A swivelling motion of the lever 8 moves the metering member 3 into the conical region 2 of the induction tube 1, so that the resultant changing annular cross-section between the metering member and the conical tube region is proportional to the length of the displacement path of the metering member 3.
From the fuel supply line 15, a line 31 branches off to the inlet of an electro-magnetic fluid pressure modulator 32, one outlet of which is connected to a pressure chamber 35 via a control line 33 including a damping throttle 34. The front face of the control-slide 11 remote from the lever 8 extends into the pressure chamber 35.
The electro-magnetic fluid pressure modulator or converter 32 is of a known type having a permanent magnet 40, a core 41, a coil 42, and an armature 43. The armature 43 contains a pressure line 44, which is connected to the line 31, and which opens into a hollow space 46 via a nozzle 45. Opposite the nozzle 45 are located two outlet conduits 47 and 48, which are constructed as diffusers, and which are separated from each other by a flow divider. At their other ends, the diffusers lead, respectively, to the control line 33, and to a return flow line 49. The hollow space 46 is likewise connected to the return flow line 49. A suitable modulator or converter is described, e.g., in U.S. Pat. No. 3,774,644.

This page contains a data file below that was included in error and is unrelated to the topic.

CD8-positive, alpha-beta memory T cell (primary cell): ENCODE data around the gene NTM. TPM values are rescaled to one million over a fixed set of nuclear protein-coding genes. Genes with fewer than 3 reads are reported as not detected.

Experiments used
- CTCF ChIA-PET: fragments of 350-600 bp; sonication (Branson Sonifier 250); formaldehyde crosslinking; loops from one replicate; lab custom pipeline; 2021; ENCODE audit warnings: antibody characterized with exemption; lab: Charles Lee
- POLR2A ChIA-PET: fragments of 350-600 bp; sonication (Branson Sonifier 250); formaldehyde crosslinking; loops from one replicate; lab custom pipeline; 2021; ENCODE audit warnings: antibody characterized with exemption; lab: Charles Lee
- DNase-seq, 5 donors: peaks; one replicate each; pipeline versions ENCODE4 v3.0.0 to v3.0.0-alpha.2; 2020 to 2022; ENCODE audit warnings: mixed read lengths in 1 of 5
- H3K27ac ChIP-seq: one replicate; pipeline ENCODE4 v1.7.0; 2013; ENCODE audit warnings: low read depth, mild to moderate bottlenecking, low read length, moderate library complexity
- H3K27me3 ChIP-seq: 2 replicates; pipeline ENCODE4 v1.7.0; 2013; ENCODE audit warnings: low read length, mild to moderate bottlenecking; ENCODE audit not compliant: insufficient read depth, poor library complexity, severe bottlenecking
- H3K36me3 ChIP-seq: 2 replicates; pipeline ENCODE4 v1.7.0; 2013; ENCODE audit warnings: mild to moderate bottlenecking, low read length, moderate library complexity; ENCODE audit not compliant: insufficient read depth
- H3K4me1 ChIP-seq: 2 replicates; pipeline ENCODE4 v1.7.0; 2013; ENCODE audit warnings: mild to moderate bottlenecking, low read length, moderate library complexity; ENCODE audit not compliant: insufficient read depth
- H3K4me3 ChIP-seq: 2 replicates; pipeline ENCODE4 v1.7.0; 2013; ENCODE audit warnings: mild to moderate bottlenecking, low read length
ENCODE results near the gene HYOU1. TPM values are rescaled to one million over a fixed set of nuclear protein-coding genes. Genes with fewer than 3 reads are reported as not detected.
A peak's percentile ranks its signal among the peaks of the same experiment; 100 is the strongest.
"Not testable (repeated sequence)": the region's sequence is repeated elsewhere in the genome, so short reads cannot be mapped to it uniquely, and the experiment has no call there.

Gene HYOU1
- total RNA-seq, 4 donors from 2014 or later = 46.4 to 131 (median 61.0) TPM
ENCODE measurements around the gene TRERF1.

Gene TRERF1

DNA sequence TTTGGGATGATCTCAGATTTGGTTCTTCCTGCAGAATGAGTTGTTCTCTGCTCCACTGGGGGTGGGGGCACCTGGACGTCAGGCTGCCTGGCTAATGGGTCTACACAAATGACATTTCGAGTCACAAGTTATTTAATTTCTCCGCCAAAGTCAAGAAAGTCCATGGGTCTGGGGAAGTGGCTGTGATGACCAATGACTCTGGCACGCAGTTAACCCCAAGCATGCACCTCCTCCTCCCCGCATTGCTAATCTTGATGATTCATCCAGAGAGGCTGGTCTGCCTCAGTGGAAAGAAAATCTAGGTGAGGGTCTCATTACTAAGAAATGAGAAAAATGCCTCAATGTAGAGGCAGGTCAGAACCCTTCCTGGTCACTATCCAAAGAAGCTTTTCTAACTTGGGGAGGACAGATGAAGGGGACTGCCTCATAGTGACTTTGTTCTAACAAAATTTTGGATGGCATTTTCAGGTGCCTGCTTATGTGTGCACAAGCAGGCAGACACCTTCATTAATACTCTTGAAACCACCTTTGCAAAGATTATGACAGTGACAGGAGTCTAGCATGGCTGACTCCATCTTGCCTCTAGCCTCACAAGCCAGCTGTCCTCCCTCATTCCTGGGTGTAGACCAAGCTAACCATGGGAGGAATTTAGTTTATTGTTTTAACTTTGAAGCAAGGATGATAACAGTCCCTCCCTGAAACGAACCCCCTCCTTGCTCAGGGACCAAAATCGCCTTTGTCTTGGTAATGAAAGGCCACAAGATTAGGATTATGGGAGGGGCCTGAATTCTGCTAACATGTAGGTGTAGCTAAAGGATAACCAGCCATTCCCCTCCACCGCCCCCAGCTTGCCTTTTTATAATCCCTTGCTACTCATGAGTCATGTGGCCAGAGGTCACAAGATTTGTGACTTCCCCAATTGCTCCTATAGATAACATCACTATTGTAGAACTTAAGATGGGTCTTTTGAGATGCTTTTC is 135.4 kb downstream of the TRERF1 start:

Situated in the return flow line 49 is a return flow valve assembly 51, which is actuated by a pressure regulator piston 52. The pressure regulator piston 52 has a conical end 53, on which is positioned an elastic annular gasket 54. The conical end 53 works in conjunction with a conical valve-seat 55. The pressure regulator piston 52 serves to regulate the fuel pressure in the fuel supply line 15, so that, as the fuel pressure rises beyond a pre-determined value, fuel may flow back from the fuel supply line 15 to the fuel tank 14. The pressure regulator piston 52 is spring loaded in the closed direction. Simultaneous with its own opening motion and by means of the pin 56, the piston 52 opens the return flow valve 51, formed by a valve plate 57, which is spring loaded in the closed direction and cooperates with a fixed valve seat 58. The valve plate 57 is guided axially by means of a guide rod 59.
The electro-magnetic fluid pressure modulator 32 is controlled by means of the electronic controller 61, which receives data regarding the known operating variables of the combustion engine from data sensors, (not shown), via lines symbolized by arrows 62. For example, pressure cells, temperature probes, or an oxygen detector for the determination of the chemical composition of the exhaust-gases may all serve as data sensors.
The operation of the fuel injection system in FIG. 1 is as follows: